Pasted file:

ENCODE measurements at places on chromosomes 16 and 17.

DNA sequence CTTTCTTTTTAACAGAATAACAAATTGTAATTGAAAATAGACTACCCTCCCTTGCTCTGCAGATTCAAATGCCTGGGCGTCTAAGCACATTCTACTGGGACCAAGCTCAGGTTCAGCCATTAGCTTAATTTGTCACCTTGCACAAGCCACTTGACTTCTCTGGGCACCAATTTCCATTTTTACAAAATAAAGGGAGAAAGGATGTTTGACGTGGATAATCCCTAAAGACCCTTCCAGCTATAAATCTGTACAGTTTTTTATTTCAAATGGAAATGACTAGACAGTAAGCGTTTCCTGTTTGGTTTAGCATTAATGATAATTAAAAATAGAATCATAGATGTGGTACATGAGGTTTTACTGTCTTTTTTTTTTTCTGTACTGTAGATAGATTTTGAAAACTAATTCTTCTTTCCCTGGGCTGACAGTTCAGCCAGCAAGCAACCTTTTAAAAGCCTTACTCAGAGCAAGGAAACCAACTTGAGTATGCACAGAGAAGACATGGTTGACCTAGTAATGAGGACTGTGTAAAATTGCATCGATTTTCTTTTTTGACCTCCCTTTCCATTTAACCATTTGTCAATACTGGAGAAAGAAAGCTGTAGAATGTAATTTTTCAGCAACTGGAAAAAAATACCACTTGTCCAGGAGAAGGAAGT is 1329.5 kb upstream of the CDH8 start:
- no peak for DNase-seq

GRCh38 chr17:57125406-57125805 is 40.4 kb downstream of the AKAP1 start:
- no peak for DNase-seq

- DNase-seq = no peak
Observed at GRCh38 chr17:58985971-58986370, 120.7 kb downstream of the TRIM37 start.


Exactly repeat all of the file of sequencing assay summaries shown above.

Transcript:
ENCODE measurements at places on chromosomes 16 and 17.

DNA sequence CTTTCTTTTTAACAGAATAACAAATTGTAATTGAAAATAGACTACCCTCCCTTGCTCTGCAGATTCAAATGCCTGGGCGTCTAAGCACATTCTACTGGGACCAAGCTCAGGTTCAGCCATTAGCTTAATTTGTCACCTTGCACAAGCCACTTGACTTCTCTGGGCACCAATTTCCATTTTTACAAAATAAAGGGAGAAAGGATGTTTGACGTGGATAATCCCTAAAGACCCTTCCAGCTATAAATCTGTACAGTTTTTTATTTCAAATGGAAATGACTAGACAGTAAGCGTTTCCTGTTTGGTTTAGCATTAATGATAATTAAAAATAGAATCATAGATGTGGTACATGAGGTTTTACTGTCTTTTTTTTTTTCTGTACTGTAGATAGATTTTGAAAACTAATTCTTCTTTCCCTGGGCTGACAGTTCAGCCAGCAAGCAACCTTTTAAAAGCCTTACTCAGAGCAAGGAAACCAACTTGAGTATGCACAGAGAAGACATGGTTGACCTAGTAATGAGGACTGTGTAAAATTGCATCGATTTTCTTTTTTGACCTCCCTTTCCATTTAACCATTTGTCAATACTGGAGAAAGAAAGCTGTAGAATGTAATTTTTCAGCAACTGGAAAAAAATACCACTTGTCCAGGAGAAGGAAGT is 1329.5 kb upstream of the CDH8 start:
- no peak for DNase-seq

GRCh38 chr17:57125406-57125805 is 40.4 kb downstream of the AKAP1 start:
- no peak for DNase-seq

- DNase-seq = no peak
Observed at GRCh38 chr17:58985971-58986370, 120.7 kb downstream of the TRIM37 start.